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Saturday, September 14, 2013

One size does not fit - Windows 8.1 upgrade

It appears Microsoft has not learned that one-size does not fit all when designing Windows 8 to replace Windows 7. The comments from this article <http://www.theregister.co.uk/2013/09/12/windows_eight_one_review> puts it succinctly the difficulties Microsoft is facing inflicted by herself:

The Search app also deserves a mention. Search “Everywhere” from the Charms menu, and an app pieces together local and web results into a multimedia view that works brilliantly for certain types of search. It is an excellent app. The question is: will users who are stuck in the desktop ever discover it? That question expresses Microsoft’s difficulty. The more it steers users towards the Windows 8 tablet platform, the more complaints it gets from bemused and often conservative Windows users. The more it enables user to stay in the desktop environment, the harder it becomes to establish its new app platform.
I honestly don't understand why Microsoft is hell-bend on subscribing to this silly idea that there is only one way to use a computing device. The only conclusion is to use a force users to use the "Modern" (aka Metro) apps so that their effort will quickly boost up the number to compete with Apple and Google. In order words, Microsoft is using her customers as their foot soldiers.

Apple seems to understand this issue much better than Microsoft and handles the situation with finesse. Apple does not try to make MacOS to run and behave like iOS. This is not only sensible but free each group of designers the constraint one form of device would impose on the other learning to all sort of ridiculous compromises.

Microsoft appears to be incapable of learning from its past. When Microsoft brought out the PDA (Personal Digital Assistant), a fore-father of today's smart phone, it tried to make its operating system emulating the Windows' and this exercise failed miserably.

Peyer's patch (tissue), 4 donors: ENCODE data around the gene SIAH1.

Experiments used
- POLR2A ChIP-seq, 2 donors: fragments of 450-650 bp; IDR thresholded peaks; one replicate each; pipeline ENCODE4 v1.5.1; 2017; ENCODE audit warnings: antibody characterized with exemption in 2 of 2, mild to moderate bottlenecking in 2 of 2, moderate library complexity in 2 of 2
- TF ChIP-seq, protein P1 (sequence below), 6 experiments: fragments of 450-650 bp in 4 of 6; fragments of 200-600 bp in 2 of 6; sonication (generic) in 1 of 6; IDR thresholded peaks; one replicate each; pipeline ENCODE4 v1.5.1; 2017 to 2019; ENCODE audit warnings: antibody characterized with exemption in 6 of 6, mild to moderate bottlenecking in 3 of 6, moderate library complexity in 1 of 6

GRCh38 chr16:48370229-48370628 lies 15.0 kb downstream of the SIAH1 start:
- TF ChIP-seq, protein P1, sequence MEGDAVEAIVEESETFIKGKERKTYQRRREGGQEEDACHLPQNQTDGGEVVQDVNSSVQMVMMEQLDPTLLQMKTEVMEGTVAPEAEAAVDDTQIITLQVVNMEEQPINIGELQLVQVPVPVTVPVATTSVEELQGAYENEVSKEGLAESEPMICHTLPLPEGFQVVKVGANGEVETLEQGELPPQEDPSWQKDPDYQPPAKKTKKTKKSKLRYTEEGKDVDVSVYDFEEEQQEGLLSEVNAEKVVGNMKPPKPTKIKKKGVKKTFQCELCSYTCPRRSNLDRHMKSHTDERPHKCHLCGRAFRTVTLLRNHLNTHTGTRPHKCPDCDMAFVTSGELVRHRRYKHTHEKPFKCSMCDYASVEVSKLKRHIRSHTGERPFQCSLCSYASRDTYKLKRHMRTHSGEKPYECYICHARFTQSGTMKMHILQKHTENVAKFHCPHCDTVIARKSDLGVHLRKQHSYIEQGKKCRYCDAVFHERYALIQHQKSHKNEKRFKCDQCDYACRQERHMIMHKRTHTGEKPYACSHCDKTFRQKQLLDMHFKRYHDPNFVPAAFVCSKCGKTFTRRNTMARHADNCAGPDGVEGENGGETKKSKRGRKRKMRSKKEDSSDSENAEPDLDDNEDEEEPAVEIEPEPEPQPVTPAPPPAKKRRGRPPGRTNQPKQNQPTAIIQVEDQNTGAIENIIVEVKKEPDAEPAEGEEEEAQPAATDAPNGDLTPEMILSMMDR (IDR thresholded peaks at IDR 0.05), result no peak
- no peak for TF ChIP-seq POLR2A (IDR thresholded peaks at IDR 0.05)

Now Microsoft is contended on forcing Desktop user to run like a 9-10" touch devices when they do not have any touch facility. Surely with the kind of resources available in Microsoft, they can build into the Windows the intelligence to detect the operating hardware and to be adaptive.

As a concession to Desktop user with 19+" monitors, Windows 8.1 now allows user to resize their "Modern" apps. 

I actually find this term "Modern" user interface kind of inappropriate. What is so 'modern' when you look at one, it reminds one of the good old dumb terminal display - always fixed at that size (80x24) - except that this now has color and gaphics. Nevertheless, it is fixed and can't be resized, except in Windows 8.1. All controls are flat ugly as compared to those in Windows 7, even without Aero, and lacking any feedback. In many applications one can't tell if it is a clickable control or just a piece of text. Calling that 'Modern'? Please bring back the ancient user interface.

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